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Chapter NumberXXV BISHOP OF ROSS
Chapter Title
Chapter Urlhttp://nla.gov.au/nla.news-article19773001
Full Date1877-04-14
Page Number9
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Word Count3858
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Last Corrected0000-00-00
Newspaper TitleThe Queenslander (Brisbane, Qld. : 1866 - 1939)
Trove TitleHer Majesty's Tower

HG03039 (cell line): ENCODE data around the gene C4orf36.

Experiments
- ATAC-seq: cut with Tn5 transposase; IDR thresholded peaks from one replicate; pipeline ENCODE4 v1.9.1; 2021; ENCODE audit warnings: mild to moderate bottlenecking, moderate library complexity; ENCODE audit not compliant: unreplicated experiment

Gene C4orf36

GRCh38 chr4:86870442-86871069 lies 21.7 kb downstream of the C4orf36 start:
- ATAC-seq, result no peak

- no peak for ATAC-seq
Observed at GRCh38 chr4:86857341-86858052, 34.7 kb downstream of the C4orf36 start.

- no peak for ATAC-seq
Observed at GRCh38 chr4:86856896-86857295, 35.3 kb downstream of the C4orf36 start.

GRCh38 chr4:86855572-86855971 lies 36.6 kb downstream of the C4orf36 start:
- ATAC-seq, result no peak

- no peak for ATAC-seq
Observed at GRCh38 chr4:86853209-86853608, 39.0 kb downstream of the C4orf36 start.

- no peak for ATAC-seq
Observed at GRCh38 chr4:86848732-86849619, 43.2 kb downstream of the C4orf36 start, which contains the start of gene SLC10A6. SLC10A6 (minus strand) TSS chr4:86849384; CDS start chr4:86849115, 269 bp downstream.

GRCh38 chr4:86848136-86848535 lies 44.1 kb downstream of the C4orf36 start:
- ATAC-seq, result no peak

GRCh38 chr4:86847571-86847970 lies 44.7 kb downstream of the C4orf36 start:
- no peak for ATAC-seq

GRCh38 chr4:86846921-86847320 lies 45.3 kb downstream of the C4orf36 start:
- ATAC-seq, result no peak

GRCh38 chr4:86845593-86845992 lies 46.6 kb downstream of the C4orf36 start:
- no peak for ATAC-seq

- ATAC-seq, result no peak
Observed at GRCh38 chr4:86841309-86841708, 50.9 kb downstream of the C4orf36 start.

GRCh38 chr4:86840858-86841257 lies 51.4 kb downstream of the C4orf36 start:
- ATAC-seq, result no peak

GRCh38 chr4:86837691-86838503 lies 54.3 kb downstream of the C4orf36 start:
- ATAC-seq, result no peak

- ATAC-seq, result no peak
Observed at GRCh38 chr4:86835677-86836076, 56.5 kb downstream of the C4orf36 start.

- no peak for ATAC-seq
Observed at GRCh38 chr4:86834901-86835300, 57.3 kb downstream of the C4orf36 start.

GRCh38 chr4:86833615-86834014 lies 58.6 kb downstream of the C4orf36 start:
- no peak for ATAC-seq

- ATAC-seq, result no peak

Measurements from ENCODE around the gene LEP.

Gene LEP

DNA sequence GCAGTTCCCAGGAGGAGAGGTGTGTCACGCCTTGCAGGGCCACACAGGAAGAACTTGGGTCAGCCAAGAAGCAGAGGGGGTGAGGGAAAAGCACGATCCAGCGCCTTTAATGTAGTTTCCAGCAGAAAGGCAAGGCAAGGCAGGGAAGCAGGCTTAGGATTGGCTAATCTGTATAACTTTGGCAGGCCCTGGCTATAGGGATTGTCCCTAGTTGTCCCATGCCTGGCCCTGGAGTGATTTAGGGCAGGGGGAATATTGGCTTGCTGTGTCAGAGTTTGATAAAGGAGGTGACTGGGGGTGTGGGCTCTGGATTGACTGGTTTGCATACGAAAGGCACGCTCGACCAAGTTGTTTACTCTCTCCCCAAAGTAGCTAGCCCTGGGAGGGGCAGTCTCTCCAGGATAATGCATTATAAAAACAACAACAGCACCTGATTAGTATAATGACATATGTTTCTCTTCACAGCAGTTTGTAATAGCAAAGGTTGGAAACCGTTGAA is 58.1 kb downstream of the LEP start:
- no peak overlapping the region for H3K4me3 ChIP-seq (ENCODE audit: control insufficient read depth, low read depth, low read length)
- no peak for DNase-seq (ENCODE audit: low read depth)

article text

Her Majesty's Tower.

CHAPTER XXV. BISHOP OF ROSS.

BY WILLIAM HEPWORTH DIXON.

AT first, John Leslie, Bishop of Ross, was visited in his own house by Lord Sussex, and put under question as to the correspondence with Monsieur Charles, the mission of Ridolfi, and the letters